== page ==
A few weeks ago, I sent an email to Sears online, after reading that they were selling pornography on their website. I heard about it on a blog which shared a link to the full story at the American Family Association. Since then, I’ve been receiving emails from the AFA, and of late they’ve been discussing the problematic matter of the Home Depot’s involvement in parades for Gay Pride. The AFA is encouraging Christians to boycott companies like Sears and Home Depot to let them know that we as consumers are displeased with their practices.

On an ongoing basis, I’d estimate that I receive at least a few emails per month voicing concern about the presence of Islam in our world today. Are Muslims going to take over our schools? Our government? Our nations? The world?

Reading between the lines of these different types of emails, I have begun to recognise a couple of patterns: 1. Fear. Things are changing and we are afraid. 2. A belief that we’ve gotta get together and do something big to change the direction that things are headed.

The more I think about the boycotts, the letterwriting, the President Obama SUX campaigns, and the social commentary that is lined with racism, the more I think we are somehow missing the biggest part of the message Jesus came to tell us, how He wants His people to live, and what He wants His people to be about.

The 11th of September has arrived again. With it, a myriad of remembrances will be taking place. One church apparently “put on hold” a plan to burn Korans, other people will visit a memorial, or a place where they can remember a loved one they lost that day.

If nothing else, a lot of Americans will be thinking about where they were when those planes flew into those towers. When they first heard someone say “We’ve been attacked.” And when pictures on a TV screen that seemed like something out of movie became reality…when smoke went up…buildings came down…and we all began to wonder “Who is safe?”

It struck fear in my heart. I remember myself, like a lot of us, being confused and angry. How could this happen? Why did it happen? Who could be so cruel? How could they hurt us like this? But what I want to say today is that whether or not you remember exactly where you were and how you felt on September 11, 2001, if you are a Christian, make sure that’s not where you are today.

Jesus came into this world, fully knowing He’d be mistreated, ignored, and eventually killed. But He decided that Love was more important. The Father and the Son and the Holy Spirit, in agreement, and out of Love decided to send Jesus into this world that would hate and despise Him. Out of Love.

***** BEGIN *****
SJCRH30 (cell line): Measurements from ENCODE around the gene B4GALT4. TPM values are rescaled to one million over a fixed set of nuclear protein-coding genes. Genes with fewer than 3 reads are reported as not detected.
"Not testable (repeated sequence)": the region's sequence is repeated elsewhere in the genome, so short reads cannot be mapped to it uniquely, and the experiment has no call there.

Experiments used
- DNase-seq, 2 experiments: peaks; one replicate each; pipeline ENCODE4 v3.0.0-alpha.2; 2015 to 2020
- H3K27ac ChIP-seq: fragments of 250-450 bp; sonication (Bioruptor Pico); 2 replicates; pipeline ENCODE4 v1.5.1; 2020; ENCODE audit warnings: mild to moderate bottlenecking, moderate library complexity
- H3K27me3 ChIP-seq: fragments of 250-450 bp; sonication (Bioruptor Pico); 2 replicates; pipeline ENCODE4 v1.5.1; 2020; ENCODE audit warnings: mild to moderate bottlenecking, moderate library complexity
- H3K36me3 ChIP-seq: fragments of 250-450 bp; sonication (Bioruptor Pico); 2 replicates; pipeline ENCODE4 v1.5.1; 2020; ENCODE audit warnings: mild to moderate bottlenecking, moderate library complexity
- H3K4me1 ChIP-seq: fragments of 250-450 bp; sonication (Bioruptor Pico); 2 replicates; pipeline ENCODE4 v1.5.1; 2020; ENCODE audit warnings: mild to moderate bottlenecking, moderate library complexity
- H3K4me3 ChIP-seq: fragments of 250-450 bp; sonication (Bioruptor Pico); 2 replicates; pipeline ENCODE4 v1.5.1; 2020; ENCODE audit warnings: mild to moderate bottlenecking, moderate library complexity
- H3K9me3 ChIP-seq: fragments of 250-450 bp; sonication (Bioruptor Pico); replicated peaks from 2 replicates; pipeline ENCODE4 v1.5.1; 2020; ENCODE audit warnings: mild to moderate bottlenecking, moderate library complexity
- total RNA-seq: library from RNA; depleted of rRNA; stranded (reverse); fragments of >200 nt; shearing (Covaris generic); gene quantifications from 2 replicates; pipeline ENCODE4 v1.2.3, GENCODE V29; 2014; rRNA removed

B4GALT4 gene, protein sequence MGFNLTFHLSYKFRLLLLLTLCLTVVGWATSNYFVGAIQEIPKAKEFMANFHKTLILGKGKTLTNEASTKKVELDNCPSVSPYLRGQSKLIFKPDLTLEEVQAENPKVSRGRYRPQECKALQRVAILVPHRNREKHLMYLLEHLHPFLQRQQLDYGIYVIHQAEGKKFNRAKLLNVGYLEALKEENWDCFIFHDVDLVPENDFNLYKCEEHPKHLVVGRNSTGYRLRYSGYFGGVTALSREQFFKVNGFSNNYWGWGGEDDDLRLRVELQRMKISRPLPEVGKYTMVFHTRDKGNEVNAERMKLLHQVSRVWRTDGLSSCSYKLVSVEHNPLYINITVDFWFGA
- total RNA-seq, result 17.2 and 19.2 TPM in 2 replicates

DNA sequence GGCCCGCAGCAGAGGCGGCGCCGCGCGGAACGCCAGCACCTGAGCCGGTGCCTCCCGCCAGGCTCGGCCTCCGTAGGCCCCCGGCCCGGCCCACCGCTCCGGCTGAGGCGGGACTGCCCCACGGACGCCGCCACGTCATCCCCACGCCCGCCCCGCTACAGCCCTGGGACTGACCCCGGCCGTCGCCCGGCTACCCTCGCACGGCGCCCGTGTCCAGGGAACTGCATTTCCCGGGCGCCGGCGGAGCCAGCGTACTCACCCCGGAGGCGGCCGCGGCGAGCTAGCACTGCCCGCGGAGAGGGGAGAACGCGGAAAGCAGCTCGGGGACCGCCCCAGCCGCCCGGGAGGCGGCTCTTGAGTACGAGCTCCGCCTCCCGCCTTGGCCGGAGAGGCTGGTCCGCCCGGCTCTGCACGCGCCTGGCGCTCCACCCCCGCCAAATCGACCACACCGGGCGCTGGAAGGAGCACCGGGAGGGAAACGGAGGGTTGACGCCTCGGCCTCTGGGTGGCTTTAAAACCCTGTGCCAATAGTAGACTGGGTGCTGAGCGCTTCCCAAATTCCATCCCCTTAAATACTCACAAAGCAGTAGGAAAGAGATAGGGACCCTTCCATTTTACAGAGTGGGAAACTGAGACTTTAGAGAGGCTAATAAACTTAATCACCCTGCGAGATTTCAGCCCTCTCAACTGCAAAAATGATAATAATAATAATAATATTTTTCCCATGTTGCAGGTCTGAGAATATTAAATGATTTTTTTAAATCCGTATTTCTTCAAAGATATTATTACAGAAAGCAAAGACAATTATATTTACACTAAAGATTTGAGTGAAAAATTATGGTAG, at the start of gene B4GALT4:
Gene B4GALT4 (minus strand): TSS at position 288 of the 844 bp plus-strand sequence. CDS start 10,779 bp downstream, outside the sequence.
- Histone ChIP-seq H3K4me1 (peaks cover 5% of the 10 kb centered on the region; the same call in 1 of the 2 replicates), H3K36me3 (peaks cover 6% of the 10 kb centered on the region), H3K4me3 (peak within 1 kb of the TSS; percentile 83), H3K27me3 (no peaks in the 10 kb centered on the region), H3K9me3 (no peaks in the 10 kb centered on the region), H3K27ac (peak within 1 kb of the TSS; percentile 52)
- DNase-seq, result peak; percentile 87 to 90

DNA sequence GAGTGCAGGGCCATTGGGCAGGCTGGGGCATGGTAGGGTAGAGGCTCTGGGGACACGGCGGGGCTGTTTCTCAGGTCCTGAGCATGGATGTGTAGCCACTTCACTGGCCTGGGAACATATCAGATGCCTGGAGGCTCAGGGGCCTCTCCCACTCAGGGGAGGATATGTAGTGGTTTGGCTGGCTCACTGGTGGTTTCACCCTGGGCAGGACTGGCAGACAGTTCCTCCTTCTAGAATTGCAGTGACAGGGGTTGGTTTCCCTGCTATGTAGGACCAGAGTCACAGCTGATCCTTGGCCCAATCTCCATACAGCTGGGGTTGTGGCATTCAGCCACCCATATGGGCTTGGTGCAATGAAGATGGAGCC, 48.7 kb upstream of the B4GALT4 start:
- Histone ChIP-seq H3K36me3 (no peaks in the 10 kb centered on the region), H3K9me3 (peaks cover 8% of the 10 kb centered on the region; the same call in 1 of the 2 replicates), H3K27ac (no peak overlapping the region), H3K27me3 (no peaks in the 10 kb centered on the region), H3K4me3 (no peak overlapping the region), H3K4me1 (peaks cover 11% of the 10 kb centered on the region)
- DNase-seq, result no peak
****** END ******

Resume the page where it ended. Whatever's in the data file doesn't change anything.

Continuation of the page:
He came to teach people how to live differently. How to love people who treat us badly. How to love people we don’t agree with, pray for people who persecute us, and turn the other cheek.

He who says he abides in Him ought himself
also to walk just as He walked.
I John 2:6

But it’s as if we as Christians feel that Love is the incorrect response to the hatred expressed by radical Muslims. Instead of praying for those who would persecute us, even those who have persecuted us, we are sending around spiteful forwards via email, stirring up fear in those around us.  {Side Note: I don’t want to talk about War in this space. I don’t want to talk about Iraq or Afghanistan or political decisions.} I want to point to the call of the Church today, to embrace the Law of Love in the face of hatred. To embrace kindness and prayer in the face of anger and dissent. To strive to walk the way Jesus told us to walk. To love the way He showed us to love.

While we were still His enemies, Jesus died for us.

I truly believe the Truth would shine through, clear and bright, if we weren’t so busy focusing on boycotting organisations that support homosexuality and pornography, or sending around emails that speak spitefully about Islam.

Do I believe Islam is the Truth? No. Do I believe a homosexual lifestyle is the lifestyle God created us for? No. But do I believe Muslims are worthy of love, of kindness, of charity? Yes. I think showing love and compassion for people who are different, who are not living the way we think it best for them to live, will make a greater difference than voicing our displeasure by voting with our words, our wallets, and our unkind actions.

We are not responsible for convicting the world of sin. The Holy Spirit is. We are not responsible for “saving” people. Jesus died for them, and we need to bring them to Him.

We are responsible for loving people. For showing kindness and love, and walking out our faith so that people will see our good deeds, and praise our Father in heaven.

This year I want to respond to remembering September 11th the way Jesus taught us to. With forgiveness. With prayer. With Love.

When we pray “forgive us our trespasses as we forgive those who trespass against us,” we’re saying “Lord, the way we forgive others, that’s how we want you to forgive us.”

Can we find forgiveness in our hearts today?  Can we pray for those who persecute us? The radical call of Jesus asks us to do that very thing.

I want to make sure it’s clear that I absolutely think what happened on September 11, 2001 was wrong and should never have happened. But will anger or bitterness or burning the Koran bring back the victims that died in the September 11th attacks? Will it bring real comfort to the families and friends who lost loved ones? I don’t think it will.

But there is a peace that comes from trusting in a good and loving and just God. And if we can respond to these acts of unkindness with forgiveness and love, it will be clear to all the world what the Truth is, and we can hope and pray that the Truth will set all of us free.